Emotions/emotional experiences, 68
communication aspect of, 75–76
components/utility of, 68
constructs related to
alexithymia, 68–70, 77–78
biological considerations, 71
emotional eating, 72–73
interoceptive awareness, 69
interoceptive sensitivity, 70
contagiousness of, 76
contexts/response systems, 73–74
emotion regulation, 74–75
homeostatic emotions, 71
identification of feelings, difficulties with, 70, 71–72
of infants, 71, 75
motivational impulses for, 68–69, 72
self-regulatory strategies, 75–80
attention deployment, 80
interim summary, 77–78
situation modification, 79
situation selection, 78–79
types of, 78–79
validation and attachment, 77
Endocrine/metabolic disturbances, physical exam findings, 130–133
alterations of linear growth, 132
amenorrhea, menstrual dysfunction, 131
leptin and cortisol, 131–132
other hormonal changes, 132–133
thyroid dysfunction, 132
Endocrine syndromes, in increase in appetite, 294t
Engagement as outcome predictor, 188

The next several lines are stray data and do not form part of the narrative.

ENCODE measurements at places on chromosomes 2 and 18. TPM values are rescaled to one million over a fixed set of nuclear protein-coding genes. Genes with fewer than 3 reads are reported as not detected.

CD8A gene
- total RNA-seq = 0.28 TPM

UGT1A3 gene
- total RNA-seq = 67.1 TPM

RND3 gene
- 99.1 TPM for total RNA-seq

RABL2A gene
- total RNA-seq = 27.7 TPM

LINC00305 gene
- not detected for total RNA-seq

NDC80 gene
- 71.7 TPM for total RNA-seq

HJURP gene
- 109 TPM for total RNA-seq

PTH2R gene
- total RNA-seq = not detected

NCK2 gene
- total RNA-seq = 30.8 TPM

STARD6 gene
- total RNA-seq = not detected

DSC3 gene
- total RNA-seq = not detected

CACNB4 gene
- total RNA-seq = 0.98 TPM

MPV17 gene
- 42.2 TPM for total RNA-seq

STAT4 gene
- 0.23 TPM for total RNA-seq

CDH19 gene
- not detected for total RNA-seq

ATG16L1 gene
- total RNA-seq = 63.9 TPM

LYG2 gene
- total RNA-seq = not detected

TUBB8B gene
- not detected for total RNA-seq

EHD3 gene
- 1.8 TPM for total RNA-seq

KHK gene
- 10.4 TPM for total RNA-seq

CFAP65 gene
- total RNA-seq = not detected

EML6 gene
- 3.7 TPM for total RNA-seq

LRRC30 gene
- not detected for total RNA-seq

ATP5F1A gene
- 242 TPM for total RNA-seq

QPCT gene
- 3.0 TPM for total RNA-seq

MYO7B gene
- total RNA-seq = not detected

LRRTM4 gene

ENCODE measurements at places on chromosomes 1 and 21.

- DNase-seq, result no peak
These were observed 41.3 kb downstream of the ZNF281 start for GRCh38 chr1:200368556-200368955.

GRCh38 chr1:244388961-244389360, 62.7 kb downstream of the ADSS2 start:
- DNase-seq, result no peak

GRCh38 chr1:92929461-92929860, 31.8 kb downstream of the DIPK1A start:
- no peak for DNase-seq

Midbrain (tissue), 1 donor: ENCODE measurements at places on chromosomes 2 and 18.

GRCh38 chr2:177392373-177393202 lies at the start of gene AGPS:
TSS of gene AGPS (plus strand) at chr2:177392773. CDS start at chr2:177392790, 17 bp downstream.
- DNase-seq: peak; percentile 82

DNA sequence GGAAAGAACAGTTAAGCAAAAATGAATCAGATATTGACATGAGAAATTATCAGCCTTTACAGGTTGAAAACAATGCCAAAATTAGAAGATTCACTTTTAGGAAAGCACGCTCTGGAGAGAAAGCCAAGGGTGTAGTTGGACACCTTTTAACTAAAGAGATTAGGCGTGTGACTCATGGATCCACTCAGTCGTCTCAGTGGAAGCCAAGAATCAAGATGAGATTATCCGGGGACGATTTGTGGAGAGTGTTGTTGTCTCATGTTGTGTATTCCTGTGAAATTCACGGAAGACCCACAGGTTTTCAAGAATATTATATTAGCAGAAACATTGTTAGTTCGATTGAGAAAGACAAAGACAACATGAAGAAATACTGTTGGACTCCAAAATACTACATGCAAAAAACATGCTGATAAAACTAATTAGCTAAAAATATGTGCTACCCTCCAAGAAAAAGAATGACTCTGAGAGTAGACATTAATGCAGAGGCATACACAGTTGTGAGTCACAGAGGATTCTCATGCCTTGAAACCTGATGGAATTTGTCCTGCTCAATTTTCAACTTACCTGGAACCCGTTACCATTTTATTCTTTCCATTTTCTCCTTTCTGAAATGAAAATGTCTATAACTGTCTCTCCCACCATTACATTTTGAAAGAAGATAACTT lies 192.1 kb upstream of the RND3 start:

(p. 319) Enteric nervous system, 288, 293
Epidemiology: continuity, discontinuity of symptoms
incidence, prevalence, outcome, 44–45
methodological considerations, future perspectives, 45
symptomatology, 43–44
Epidemiology: data sources on mortality, 27–29
death certificate studies, 31
studies of age as predictive variable, 31
Epidemiology: incidence data, 16–20
clinical case registries, 17–20
anorexia nervosa, 18t
bulimia nervosa, 18t19t
exclusions from studies, 16
population-based registries, surveys, 16–17
Epidemiology: prevalence data, 20–25
clinical case registries, 25
exclusions from studies, 16
male BN rates, 91